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In the early days of this federal election campaign there have been three very different political marriages on display.

There's NDP Leader Jack Layton and his wife Olivia Chow - who is also running in her own race to be re-elected as an NDP MP in the Toronto riding of Trinity-Spadina, smiling broadly as their shoulders cozily touch. One recent newspaper article portrayed Ms. Chow as the "mastermind" behind Mr. Layton's campaign and also as a loving enforcer. "She will put on the brakes," one insider said in reference to Mr. Layton - fighting prostate cancer and recovering from hip surgery - overtaxing himself in what many say may be his last campaign.

Then there's Conservative Leader Stephen Harper and his wife Laureen in rural Ontario, helmeted and gleefully churning up the dirt on matching all-terrain vehicles, on which, it must be said, she looked more at home than he did. Sometimes, it also must be said, the two look distant with each other in public.

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And finally there's Liberal Leader Michael Ignatieff and Zsuzsanna Zsohar, emerging from their campaign plane into the Quebec rain, looking relaxed (the kind of relaxed you can't fake). Mr. Ignatieff, uxorious to the hilt, delights in mentioning his wife. Even on a difficult day, when he was forced to turf a racist candidate, he had time to joke in a Quebec hardware store about the low-slung tool belt he had donned: "My wife's gonna take one look at this and get worried."

But what do these couples say behind closed doors to each other? No doubt, as in all marriages, they cycle through love and companionship, resentment and alienation, support for each other, a bit of boredom, a lot of laundry.

And like all marriages, theirs are mostly impenetrable to the outside world. It's only if there's a breakup or a memoir (or both, as in Margaret Trudeau's case) that we get a startling sense of what's behind the photo op.

But we can always imagine a little political pillow talk, can't we? Let's listen in as they whisper sweet somethings to each other on the road.

Iggy: Oh baby, this is it. Never has the sound of one writ dropping been so much sweet music to my ears, because the waiting and wallowing in all this infernal criticism is finally over. I'm gonna go big or go home, and funnily enough, I am so-o relieved - they love me out there! Who needed to be constantly called a loser, especially after my stellar international academic career, I mean when you first met me I was happening.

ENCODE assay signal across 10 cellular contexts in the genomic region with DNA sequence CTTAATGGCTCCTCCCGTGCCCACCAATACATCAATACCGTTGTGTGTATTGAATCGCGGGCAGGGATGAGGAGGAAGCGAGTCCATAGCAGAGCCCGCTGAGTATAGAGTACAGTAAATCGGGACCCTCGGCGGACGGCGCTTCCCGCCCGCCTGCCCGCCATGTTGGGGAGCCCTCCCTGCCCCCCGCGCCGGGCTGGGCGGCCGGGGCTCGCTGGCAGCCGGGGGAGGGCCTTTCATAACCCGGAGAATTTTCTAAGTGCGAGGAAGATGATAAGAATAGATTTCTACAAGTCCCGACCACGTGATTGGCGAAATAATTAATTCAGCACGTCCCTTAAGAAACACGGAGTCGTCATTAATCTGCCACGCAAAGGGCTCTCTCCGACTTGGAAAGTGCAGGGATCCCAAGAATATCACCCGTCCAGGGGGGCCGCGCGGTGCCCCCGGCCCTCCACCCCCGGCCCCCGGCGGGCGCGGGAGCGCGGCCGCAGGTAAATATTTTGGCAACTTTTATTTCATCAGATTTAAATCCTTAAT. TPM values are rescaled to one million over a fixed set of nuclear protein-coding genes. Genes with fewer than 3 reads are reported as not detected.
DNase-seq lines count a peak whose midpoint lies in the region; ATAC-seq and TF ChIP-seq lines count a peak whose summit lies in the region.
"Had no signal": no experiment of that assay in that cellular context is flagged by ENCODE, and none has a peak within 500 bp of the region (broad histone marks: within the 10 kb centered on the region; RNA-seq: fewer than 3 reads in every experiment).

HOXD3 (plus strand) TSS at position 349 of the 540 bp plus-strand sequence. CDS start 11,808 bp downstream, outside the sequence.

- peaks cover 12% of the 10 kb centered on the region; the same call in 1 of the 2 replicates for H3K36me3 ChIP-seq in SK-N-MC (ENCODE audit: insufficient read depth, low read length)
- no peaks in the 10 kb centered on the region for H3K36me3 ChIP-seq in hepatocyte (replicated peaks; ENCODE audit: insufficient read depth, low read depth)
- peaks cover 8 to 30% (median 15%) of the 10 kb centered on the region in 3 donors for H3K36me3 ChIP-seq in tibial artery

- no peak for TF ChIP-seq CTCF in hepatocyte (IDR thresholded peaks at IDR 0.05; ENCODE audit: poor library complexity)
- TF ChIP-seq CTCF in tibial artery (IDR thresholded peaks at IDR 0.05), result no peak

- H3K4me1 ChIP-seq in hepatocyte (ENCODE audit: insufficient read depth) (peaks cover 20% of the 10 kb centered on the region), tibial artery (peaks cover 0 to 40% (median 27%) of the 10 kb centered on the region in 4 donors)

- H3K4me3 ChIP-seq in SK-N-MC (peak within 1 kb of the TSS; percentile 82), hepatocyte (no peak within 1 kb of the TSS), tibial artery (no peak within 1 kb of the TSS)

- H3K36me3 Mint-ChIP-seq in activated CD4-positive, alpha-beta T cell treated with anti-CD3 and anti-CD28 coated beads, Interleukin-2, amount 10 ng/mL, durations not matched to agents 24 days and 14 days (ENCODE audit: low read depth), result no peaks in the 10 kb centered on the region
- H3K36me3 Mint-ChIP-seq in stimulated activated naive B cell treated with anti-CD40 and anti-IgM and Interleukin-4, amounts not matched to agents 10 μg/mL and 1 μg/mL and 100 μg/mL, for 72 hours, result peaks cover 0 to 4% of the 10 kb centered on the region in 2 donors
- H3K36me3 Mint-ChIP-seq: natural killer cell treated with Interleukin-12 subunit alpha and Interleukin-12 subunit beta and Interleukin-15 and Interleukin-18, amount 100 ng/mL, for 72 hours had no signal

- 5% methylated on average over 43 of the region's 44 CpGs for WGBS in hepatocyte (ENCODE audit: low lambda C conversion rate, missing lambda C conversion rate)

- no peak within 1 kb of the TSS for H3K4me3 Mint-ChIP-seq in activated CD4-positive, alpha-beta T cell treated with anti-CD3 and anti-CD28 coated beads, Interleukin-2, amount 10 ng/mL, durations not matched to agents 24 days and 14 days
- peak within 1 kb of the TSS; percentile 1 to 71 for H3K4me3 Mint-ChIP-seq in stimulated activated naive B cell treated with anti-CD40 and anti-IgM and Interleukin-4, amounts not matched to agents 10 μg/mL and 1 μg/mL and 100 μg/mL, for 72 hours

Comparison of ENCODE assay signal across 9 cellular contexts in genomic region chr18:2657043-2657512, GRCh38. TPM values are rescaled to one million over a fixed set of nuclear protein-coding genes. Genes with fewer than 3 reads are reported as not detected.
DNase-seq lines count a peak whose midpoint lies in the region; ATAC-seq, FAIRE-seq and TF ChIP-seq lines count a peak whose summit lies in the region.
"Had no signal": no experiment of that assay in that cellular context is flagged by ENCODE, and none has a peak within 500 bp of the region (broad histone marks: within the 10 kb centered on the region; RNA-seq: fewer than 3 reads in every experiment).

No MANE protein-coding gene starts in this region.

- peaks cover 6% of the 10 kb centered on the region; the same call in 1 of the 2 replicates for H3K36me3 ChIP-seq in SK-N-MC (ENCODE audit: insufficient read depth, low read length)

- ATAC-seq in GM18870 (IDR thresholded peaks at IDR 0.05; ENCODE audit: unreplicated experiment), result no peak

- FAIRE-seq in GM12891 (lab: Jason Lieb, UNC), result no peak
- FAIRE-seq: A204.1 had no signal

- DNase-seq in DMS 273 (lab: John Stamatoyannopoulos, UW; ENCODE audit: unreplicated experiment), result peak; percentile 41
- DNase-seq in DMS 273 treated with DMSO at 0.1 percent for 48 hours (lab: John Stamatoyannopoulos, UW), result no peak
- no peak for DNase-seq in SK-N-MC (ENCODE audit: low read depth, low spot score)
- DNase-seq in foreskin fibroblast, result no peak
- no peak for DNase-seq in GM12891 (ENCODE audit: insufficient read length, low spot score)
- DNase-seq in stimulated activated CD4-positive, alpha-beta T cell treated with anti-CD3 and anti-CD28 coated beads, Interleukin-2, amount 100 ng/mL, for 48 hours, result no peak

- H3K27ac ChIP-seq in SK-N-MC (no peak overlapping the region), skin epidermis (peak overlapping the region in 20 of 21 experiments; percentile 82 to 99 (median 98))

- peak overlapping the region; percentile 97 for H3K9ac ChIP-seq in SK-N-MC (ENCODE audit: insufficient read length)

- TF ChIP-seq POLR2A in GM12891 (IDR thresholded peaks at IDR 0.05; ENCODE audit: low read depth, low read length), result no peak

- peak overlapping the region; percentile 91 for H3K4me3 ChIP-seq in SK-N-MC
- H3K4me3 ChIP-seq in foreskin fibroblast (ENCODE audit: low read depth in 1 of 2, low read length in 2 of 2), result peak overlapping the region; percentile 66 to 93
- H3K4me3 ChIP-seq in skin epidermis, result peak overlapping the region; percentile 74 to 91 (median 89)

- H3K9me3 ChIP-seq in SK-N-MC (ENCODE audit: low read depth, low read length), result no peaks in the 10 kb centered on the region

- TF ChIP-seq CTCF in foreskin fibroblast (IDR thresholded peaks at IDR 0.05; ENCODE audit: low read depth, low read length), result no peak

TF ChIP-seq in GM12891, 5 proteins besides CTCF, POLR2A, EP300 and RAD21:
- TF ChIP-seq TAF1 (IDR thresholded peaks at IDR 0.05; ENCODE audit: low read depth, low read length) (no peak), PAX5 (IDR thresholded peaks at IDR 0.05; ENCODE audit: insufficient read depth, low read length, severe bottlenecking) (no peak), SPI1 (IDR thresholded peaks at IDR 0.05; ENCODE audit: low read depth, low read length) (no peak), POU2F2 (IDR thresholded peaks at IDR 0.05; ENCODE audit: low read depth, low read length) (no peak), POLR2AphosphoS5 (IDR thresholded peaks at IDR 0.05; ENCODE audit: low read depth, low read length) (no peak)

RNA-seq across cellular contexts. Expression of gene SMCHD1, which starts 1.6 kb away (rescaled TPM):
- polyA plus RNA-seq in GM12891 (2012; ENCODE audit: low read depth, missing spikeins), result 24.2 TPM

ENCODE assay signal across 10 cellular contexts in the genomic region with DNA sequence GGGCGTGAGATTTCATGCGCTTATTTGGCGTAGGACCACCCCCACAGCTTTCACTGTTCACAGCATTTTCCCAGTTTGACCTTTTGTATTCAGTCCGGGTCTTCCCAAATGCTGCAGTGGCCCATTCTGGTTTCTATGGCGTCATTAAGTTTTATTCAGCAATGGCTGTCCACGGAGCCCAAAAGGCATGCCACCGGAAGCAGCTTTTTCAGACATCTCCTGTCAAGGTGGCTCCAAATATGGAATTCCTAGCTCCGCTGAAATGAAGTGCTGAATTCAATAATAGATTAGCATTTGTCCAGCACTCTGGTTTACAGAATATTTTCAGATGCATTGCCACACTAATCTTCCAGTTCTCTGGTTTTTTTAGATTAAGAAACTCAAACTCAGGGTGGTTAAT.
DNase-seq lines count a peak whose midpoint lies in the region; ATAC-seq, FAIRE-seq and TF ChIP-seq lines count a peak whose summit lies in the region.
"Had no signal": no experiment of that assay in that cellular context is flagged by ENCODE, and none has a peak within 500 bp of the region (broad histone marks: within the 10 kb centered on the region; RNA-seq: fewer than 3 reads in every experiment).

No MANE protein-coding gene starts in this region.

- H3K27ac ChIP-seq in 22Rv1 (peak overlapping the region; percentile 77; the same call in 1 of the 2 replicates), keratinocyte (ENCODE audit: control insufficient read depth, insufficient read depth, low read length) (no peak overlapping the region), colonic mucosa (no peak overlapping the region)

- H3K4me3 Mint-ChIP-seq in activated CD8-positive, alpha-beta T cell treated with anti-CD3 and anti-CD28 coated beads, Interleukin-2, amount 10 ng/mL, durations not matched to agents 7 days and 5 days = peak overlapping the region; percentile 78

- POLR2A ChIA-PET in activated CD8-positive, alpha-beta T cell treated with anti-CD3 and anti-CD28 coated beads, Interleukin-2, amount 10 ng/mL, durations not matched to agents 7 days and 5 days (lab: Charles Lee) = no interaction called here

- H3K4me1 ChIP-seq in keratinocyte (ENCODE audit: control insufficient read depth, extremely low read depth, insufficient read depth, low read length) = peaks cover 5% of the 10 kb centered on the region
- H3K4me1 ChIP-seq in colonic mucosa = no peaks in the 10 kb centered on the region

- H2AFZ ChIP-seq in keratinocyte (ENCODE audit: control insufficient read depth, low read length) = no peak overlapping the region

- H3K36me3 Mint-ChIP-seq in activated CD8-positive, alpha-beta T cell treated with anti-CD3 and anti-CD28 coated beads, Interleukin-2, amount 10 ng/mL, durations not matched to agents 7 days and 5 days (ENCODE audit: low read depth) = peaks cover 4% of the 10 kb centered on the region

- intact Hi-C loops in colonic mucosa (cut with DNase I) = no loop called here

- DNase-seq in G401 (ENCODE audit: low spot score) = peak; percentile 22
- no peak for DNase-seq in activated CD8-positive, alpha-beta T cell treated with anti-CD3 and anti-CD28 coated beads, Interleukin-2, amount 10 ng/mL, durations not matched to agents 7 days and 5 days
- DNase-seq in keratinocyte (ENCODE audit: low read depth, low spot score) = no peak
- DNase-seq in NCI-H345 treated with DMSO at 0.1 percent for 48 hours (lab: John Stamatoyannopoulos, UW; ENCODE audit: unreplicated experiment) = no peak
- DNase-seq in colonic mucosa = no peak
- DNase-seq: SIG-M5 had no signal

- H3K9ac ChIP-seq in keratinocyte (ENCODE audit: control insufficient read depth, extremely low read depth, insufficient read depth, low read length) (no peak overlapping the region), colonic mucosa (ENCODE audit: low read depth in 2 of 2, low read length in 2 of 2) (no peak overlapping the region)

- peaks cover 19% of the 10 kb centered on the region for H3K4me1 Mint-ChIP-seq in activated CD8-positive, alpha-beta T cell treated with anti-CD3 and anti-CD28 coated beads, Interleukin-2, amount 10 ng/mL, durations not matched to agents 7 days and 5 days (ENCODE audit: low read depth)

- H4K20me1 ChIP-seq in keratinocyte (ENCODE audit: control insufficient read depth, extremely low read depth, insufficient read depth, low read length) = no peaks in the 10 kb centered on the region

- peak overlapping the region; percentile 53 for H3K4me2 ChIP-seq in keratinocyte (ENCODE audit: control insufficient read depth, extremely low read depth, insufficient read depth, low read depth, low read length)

Z: Darling, you always are happening for me, but it's true, something profound has shifted. Suddenly you are no longer the thinking woman's crumpled crumpet. Thank God we've convinced the backroom powermeisters to let Michael be Michael - kind, funny, smart and crinkly-eyed. Women voters are loving you! They, more than men, understand midlife reinvention. And call me biased, but many women just can't warm up to Stephen Harper. No matter how long he's been in power, if you're female, it's always a first date, trying to get him to show some real emotion.

Iggy: Z, you are the best. Aren't you excited too? Because one way or another we get our lives back. We're either on our way to 24 Sussex Dr. or we exit stage left. Bring it on! I never thought a day of reckoning could be so enthralling.

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Z: But Michael, dear, don't get sloppy with fake charm or silly references. And while I'm loving your tieless look, I think maybe a jacket next week. You're a bit too casual Friday.

Meanwhile it's 11 p.m. and Stephen Harper is slumped in a chair, exhausted after yet another wildly successful carefully scripted rally.

Laureen: Well that was great, Stephen, and nobody got kicked out tonight! Did you drop the surveillance down a notch? And listen, can we do something fun tomorrow like bungee jumping or scooters? And what did you think about the mood of the room?

Stephen: Hold on, my friend, I mean Laureen, you only get two questions a night.

Laureen: But the media get five!

Stephen: That's five too many. Don't talk to me about the media, even the National Post has been busting my chops. What a joke. My rallies are jammed, our economy is leading every other G7 nation, but voters never ever say they love me. Instead people 'fear and respect' me. Is it my hair? (And by the way, thanks for getting a matching haircut.) Or is it because I'm too smart and I talk in a monotone that sounds like a cross between a funeral director and a voiceover in a life insurance ad? No one calls me fun, Laureen. Not even you. But I am fun, dammit, and this country will have a hell of a lot less fun if they don't give me more votes this time.

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Laureen: Grr. Can Mr. Majority come out to play?

Stephen: Maybe later, right now I've got to keep working for Canada, Harper's Canada.

And somewhere Jack Layton and Olivia Chow are winding down over a late night cup of tea.

Jack: Olivia, I don't want people to vote for me if they feel sorry for me. If anything I'm trying to keep my health a non-story.

Olivia: Who cares why they vote for you! Just let them vote. Did you take your vitamins? Besides, you've become the most admired leader in the race. Every time you walk into a room, people think of the health challenges in their own lives. And the dignity they don't want taken away from them. Jack, you are truly a man of the people.

Jack: Thanks, Olivia, it's all about the people [sigh] But personally, I'll feel I've really inspired them when I can dance with you again.

Olivia: Me too. Let's hope it's at my victory party or yours. Now get some sleep.

Next week: As the Coalition Turns …

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